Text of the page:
“We can see them grow”: Celebrating a year-long partnership between North Tyneside Learning Trust and Children North East

North Tyneside Learning Trust

This week Children North East and North Tyneside Learning Trust are celebrating the successful delivery of the BU wellbeing support programme to hundreds of pupils within the Trust’s partnership schools.

Research by the charity Young Minds revealed the extent of the impact of the pandemic lockdowns on young people’s mental health, finding that 83% of them felt it had made their mental health worse. Schools were on the frontline of navigating these challenges, even if it was from behind a screen. For many young people school was the only engagement they had during the lockdown outside of their family.

North Tyneside Learning Trust was motivated to act, partnering with Children North East to deliver a special version of our BU programme which supports young people to develop skills for social and emotional wellbeing.

Pupils from 16 schools were given the chance to undertake a bespoke version of our BU course, tailored to the challenges young people faced during and as a result of lockdown. Through creative activities and positive discussions, the programme supported children and young people to build resilience and develop positive techniques to manage their mental health. It covered diverse subjects that impact the wellbeing of young people, from friendship, self-image, communicating feelings and coping techniques.

119 students took part in courses delivered by the Children North East team, then Partnership staff were trained to deliver the programme, giving more students the chance to take part and extending the access to support for those who already had. Adapting to the challenges of lockdowns both face-to-face and remote versions of the course were offered to schools.

Staff from the schools have shared that BU sessions made a significant impact on many of the young people and saw them using what they had learned in practice, such as coping techniques during times of stress. Some said it was the first time they had seen a session delivered on mental rather than physical health, with one teacher happily surprised to see the quieter male students they had expected to shy away from the topic embrace it and speak freely about some of their experiences.

Gary Munday, Pastoral Guidance Officer at Monkseaton Middle School explains, “The children have responded well to the sessions, and we can see them grow into it as the weeks build up. The sessions have given the students the skills, confidence, and resilience to support them to achieve.”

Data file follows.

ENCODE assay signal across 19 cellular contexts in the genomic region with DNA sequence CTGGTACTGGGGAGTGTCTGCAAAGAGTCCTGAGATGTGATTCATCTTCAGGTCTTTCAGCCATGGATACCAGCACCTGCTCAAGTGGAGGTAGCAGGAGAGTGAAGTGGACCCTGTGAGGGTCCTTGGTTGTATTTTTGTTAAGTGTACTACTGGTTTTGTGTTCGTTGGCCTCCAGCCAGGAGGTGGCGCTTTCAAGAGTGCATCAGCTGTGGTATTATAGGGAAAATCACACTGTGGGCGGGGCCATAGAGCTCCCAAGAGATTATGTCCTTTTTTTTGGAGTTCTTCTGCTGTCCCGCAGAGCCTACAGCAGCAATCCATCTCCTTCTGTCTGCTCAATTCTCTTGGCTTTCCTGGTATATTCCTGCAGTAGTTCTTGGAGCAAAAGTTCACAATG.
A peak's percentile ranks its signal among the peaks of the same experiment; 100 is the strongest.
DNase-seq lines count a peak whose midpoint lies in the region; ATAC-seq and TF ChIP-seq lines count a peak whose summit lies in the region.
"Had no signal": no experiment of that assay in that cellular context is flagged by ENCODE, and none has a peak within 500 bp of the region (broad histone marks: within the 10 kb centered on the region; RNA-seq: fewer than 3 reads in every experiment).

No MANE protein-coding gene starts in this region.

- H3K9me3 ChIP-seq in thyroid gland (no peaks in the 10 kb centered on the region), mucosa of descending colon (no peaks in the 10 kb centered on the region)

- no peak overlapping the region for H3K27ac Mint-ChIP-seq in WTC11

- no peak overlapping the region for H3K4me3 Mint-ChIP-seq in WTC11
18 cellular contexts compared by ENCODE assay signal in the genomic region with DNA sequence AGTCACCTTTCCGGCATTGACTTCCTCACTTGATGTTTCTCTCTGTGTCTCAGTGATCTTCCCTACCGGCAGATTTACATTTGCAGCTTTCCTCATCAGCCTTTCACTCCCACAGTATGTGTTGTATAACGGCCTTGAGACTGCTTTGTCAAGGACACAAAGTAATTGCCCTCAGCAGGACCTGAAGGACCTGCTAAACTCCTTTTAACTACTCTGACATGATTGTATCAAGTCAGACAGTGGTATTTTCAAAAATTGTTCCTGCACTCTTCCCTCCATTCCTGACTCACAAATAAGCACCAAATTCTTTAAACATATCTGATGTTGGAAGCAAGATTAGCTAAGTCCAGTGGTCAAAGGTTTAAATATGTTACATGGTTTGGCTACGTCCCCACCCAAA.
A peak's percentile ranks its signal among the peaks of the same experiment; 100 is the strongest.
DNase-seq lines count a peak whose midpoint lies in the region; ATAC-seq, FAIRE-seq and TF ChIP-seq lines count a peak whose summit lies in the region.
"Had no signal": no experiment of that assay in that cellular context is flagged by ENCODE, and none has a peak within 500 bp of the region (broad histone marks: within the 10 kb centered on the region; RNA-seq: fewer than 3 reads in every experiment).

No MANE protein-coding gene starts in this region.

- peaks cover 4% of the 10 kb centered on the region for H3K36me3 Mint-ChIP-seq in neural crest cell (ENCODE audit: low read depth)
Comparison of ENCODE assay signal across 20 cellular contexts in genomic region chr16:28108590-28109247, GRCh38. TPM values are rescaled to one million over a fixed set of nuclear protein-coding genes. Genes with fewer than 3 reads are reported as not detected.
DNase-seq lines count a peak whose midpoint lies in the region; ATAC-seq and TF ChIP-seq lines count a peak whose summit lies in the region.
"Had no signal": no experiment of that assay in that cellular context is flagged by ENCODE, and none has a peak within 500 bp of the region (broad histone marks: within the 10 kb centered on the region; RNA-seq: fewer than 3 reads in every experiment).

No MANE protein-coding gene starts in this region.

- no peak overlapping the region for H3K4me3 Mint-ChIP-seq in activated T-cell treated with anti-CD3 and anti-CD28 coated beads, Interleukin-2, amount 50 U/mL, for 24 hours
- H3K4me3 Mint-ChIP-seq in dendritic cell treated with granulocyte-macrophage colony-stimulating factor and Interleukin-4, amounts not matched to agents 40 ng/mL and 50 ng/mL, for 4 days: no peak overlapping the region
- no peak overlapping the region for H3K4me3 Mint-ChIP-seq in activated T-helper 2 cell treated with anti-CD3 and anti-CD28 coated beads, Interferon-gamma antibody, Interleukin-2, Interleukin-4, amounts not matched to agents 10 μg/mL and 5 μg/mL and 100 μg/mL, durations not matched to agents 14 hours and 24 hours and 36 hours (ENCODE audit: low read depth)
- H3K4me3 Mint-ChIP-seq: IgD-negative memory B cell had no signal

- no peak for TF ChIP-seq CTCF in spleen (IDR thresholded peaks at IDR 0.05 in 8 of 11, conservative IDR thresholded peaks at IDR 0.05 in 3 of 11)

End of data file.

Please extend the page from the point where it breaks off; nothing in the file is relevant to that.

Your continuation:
One thing which shone through the feedback was the positive reflections of the pupils, with one even calling it “absolutely magnificent”. Many of the stories shared by the staff supporting the project fitted into three themes; it was helping the young people cope better, groups have developed strong friendships and they were enjoying the time spent exploring their emotions. Or, as one young participant explained, “…sharing feelings cos sometimes you don’t like to talk about them”. One pupil mentioned in their feedback that it had been a really important outlet to speak about their feelings as their Family Worker was not visiting during the lockdown.

Schools reported the programme had sometimes made a wider impact within their pastoral care. For example, one found that the materials could be used on an individual level with students being supported through difficulties, such as when a disclosure had been made.

Katrina Moffat, Project Manager at the North Tyneside Learning Trust shares how the programme created value for pupils, “The impact of Covid-19 on the young people in our schools reached beyond the classroom and it was important for North Tyneside Learning Trust to support the mental health of our young people. Through working with Children North East, we have been able to provide groups of young people with access to the BU programme and also provide training for staff in schools allowing them to continue to provide support. We’re really pleased to have been able to work with CNE and support North Tyneside Learning Trust schools in this important area.”

The 16 schools that took part were Valley Gardens Middle School, Denbigh Primary School, Hazelwood Community Primary School, Norham High School, Wallsend Jubilee Primary School, Benton Dene School, Monkseaton Middle School, Southlands School, Amberely Primary School, Percy Main Primary School, Richardson Dees Primary School, Westmoor Primary School, Wellfield Middle School, Rockcliffe First School, Ivy Road Primary School and Carville Primary School.